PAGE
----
Featured Parish: St. Mary Church + Iron Mountain, MI


“Let your light so shine before men, that they may see your good works and glorify your Father in heaven.” (Matt. 5:16)

History

St. Mary’s Church was founded in Iron Mountain, Michigan in the mid 1930’s by immigrants of many nationalities.  It is a jewel of the north, in what the Archdiocese could call “America’s Midwest Alaska.”  It was visited by St. Raphael himself on regular occasions.  It has deep snowy winters, scenic wilderness, unlimited wildlife and short picturesque summers.  Our church serves people of all backgrounds and nationalities in a 48,000-square-mile area.  Michigan's Upper Peninsula contains almost one-third of the state's land area, but just three percent of its total population. Parishioners travel as far as 100 miles on any given Sunday (even in deep snow) to attend Liturgy.

As with many other small Orthodox churches founded in America, St. Mary's immigrant founders had more than their fair share of struggles and made huge sacrifices to bring the faith of their fathers to their new home.  To survive, they did as other churches across the nation have done. They sold enough food to feed the entire U.S. Army for a year.  They have worked booths at the county fairs, sold raffle tickets, and held bingo in the church hall for many years - all of this so that the precious faith could bless their lives and the lives of their children.

Focus and Mission

Under Bishop MARK’s direction, we have focused more on our identity as a missionary outreach church to the people of the region.  We began to struggle with tithing, outreach, and changes within our church community.  We were not just surviving in Iron Mountain, but bringing the fullness of faith to an entire region.  We are missionaries in the truest sense.  We are no longer the church in Iron Mountain, but see ourselves with a shifting focus on being the Orthodox mission to Iron Mountain.

The results are truly an outpouring of God’s grace.  We have baptized and chrismated over 30 people in the past five years amongst a small population of people.  We have 4-5 inquirers now, with 2-3 catechumens.  Where no other orthodox jurisdictions have survived, we seem to grow.  We believe it is because of our outreach in the community, our witness, and our focus as a mission church engaged in the community.  The Archdiocese and Diocese of the Midwest can be very proud that this type of missionary outreach exists here in America. You do not need to travel to Alaska to see mission work, just come to Iron Mountain.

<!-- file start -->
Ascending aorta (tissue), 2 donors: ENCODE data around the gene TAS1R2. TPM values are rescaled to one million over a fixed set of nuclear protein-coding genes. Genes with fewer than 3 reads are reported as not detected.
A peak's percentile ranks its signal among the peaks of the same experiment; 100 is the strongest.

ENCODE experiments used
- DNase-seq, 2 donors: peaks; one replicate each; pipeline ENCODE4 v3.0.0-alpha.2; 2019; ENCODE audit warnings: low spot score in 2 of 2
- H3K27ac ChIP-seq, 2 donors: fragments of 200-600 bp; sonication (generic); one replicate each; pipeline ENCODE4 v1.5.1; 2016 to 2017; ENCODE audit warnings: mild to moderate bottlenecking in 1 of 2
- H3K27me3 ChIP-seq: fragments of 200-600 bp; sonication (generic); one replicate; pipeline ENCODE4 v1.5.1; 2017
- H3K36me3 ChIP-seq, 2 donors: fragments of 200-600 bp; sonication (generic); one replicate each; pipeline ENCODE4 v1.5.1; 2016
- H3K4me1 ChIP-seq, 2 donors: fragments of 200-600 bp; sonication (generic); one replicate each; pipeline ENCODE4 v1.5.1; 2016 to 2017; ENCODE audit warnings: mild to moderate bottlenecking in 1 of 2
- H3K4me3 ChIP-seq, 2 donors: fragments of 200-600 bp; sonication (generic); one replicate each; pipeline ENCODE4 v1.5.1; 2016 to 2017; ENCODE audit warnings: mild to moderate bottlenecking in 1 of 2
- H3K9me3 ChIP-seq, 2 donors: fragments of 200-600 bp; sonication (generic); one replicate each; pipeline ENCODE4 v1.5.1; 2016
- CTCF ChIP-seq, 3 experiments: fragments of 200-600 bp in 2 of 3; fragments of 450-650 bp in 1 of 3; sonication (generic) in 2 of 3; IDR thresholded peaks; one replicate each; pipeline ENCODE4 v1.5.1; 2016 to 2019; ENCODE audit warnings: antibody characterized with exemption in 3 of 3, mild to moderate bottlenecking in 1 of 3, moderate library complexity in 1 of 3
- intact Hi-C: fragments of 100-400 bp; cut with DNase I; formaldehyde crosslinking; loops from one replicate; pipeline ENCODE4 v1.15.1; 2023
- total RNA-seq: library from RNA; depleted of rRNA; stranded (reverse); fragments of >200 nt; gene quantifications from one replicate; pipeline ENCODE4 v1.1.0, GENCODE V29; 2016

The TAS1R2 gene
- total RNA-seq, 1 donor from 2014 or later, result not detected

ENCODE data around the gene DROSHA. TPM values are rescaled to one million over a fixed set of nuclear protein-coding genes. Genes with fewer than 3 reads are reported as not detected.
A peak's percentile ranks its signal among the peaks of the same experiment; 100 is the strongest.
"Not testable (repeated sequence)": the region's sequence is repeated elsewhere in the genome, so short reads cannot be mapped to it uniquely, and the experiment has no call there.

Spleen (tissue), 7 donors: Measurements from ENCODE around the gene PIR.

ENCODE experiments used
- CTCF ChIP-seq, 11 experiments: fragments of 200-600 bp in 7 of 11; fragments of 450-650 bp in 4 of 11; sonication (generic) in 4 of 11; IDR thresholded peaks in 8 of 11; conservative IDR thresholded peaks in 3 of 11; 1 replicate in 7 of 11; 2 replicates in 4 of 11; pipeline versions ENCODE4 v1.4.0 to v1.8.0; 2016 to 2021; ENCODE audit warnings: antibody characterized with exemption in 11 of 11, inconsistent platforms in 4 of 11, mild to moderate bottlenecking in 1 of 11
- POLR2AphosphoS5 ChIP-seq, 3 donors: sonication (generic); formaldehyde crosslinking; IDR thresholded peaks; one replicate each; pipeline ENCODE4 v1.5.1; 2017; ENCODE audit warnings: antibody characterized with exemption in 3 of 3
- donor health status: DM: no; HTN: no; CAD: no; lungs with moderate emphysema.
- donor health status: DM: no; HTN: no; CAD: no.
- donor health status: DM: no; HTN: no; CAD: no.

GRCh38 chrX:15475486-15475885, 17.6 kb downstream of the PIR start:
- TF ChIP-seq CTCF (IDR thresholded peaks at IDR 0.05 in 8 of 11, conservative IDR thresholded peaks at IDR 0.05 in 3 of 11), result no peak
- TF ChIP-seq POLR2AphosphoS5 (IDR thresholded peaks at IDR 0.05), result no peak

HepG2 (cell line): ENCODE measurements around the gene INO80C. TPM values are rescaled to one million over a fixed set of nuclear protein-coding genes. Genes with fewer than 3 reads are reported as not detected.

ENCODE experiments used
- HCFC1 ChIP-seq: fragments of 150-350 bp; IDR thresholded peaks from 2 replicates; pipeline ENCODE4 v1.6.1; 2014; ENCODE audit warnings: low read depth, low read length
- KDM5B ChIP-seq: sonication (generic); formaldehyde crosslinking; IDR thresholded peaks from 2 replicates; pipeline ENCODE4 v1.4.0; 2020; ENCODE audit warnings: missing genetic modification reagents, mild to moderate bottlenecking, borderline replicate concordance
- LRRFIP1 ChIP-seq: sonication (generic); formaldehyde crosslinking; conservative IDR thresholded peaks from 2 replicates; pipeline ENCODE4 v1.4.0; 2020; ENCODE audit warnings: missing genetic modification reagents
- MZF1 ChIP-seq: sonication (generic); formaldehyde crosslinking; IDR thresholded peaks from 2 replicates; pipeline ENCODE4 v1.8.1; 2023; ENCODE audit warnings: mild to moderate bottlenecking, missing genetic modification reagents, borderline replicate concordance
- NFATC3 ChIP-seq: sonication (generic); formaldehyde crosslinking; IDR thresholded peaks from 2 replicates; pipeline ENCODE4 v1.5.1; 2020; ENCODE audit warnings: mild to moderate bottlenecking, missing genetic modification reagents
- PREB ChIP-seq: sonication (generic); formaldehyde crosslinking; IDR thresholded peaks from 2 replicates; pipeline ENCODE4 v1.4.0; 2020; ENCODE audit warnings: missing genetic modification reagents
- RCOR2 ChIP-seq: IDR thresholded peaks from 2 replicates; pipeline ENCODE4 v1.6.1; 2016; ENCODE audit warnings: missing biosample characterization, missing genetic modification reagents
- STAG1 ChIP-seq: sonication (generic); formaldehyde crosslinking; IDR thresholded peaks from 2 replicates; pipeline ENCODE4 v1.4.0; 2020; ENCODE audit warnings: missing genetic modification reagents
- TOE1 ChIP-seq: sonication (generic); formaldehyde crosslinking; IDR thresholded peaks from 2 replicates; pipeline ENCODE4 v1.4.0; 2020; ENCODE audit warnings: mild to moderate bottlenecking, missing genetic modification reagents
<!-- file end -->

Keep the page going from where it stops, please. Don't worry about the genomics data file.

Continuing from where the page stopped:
We believe that a church should be seen with its hands out giving to others, not begging or taking from the community.  As Bishop Mark has said, “The Church should be seen as administrators of Charity, not recipients of charity."  This is following the example of St. Innocent who was sent to bring the Faith to the people of Alaska.

Outreach

Five years ago we purchased a 5-acre property to build an outreach center and church. Our parish council decided that a church would have to wait as our community was in desperate need of a youth facility.  We began a community wide outreach program to utilize our five acres of property and build a much needed youth facility that would have two soccer fields, restrooms, a picnic shelter, concession stand, paved parking and a walking trail.

Response by Community

As a result, our parish took a leadership role in the community as organizers, fundraisers and facilitators for our community youth center.  News of the facility traveled fast and we worked tirelessly to make a dream in the community become a reality.  We asked God to help us and we have watched as the Iron Mountain and surrounding communities embraced us and our vision.  We have gone from obscurity to the front page of the paper, television, and forefront of community conversation for our service to the community.  We were given VIP status in the local papers, schools, 4th of July parade, television, etc.  People were shocked that a church still existed that would utilize its precious resources for others.  As a result, many people have been asking, “Who are these Orthodox Christians?”

Under the leadership of our church and by the efforts of our parishioners, we have watched a small community pour out its love for children by donating over $225,000 towards the youth facility in money, time, talent and involvement.  Our community labor unions, businesses and individuals have donated over 1,000 hours of service toward this project to make it one of the largest projects of its type anywhere.  Imagine, a church with barely a $30,000 budget and 65 active parishioners, doing such a large project.

We will need to raise an additional $80,000 to complete the project. The soccer association has pledged to help with fundraising in the coming years, but our need is immediate.  We trust that God will be with us and help us complete our project.

To find out more about how God pours out his grace in abundance on this growing Orthodox community, take a minute to check out our website at www.imorthodox.org, or maybe just take some time this summer to visit the Antiochian Jewel of the North.